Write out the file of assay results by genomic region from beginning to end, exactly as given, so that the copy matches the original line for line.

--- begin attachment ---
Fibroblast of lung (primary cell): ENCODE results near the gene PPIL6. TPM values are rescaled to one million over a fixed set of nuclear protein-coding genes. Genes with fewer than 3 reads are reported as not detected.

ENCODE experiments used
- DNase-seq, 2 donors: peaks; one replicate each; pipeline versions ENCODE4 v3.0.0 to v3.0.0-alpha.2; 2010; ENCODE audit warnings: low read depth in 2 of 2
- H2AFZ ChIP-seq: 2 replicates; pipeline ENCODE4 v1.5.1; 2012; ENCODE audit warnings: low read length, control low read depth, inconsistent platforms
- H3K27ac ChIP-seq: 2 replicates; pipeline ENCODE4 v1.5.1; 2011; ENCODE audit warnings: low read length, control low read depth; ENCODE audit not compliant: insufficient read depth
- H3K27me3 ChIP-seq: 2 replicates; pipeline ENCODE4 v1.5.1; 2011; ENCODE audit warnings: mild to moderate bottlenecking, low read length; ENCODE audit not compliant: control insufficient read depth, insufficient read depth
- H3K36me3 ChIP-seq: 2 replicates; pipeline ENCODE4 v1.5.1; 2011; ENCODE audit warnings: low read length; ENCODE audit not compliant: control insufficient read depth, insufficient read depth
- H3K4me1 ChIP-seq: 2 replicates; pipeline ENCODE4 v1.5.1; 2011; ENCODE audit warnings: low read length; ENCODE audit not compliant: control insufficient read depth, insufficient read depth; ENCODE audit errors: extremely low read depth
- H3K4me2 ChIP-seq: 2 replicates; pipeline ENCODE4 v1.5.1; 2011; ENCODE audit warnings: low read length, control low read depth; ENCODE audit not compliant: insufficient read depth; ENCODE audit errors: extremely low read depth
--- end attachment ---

Fibroblast of lung (primary cell): ENCODE results near the gene PPIL6. TPM values are rescaled to one million over a fixed set of nuclear protein-coding genes. Genes with fewer than 3 reads are reported as not detected.

ENCODE experiments used
- DNase-seq, 2 donors: peaks; one replicate each; pipeline versions ENCODE4 v3.0.0 to v3.0.0-alpha.2; 2010; ENCODE audit warnings: low read depth in 2 of 2
- H2AFZ ChIP-seq: 2 replicates; pipeline ENCODE4 v1.5.1; 2012; ENCODE audit warnings: low read length, control low read depth, inconsistent platforms
- H3K27ac ChIP-seq: 2 replicates; pipeline ENCODE4 v1.5.1; 2011; ENCODE audit warnings: low read length, control low read depth; ENCODE audit not compliant: insufficient read depth
- H3K27me3 ChIP-seq: 2 replicates; pipeline ENCODE4 v1.5.1; 2011; ENCODE audit warnings: mild to moderate bottlenecking, low read length; ENCODE audit not compliant: control insufficient read depth, insufficient read depth
- H3K36me3 ChIP-seq: 2 replicates; pipeline ENCODE4 v1.5.1; 2011; ENCODE audit warnings: low read length; ENCODE audit not compliant: control insufficient read depth, insufficient read depth
- H3K4me1 ChIP-seq: 2 replicates; pipeline ENCODE4 v1.5.1; 2011; ENCODE audit warnings: low read length; ENCODE audit not compliant: control insufficient read depth, insufficient read depth; ENCODE audit errors: extremely low read depth
- H3K4me2 ChIP-seq: 2 replicates; pipeline ENCODE4 v1.5.1; 2011; ENCODE audit warnings: low read length, control low read depth; ENCODE audit not compliant: insufficient read depth; ENCODE audit errors: extremely low read depth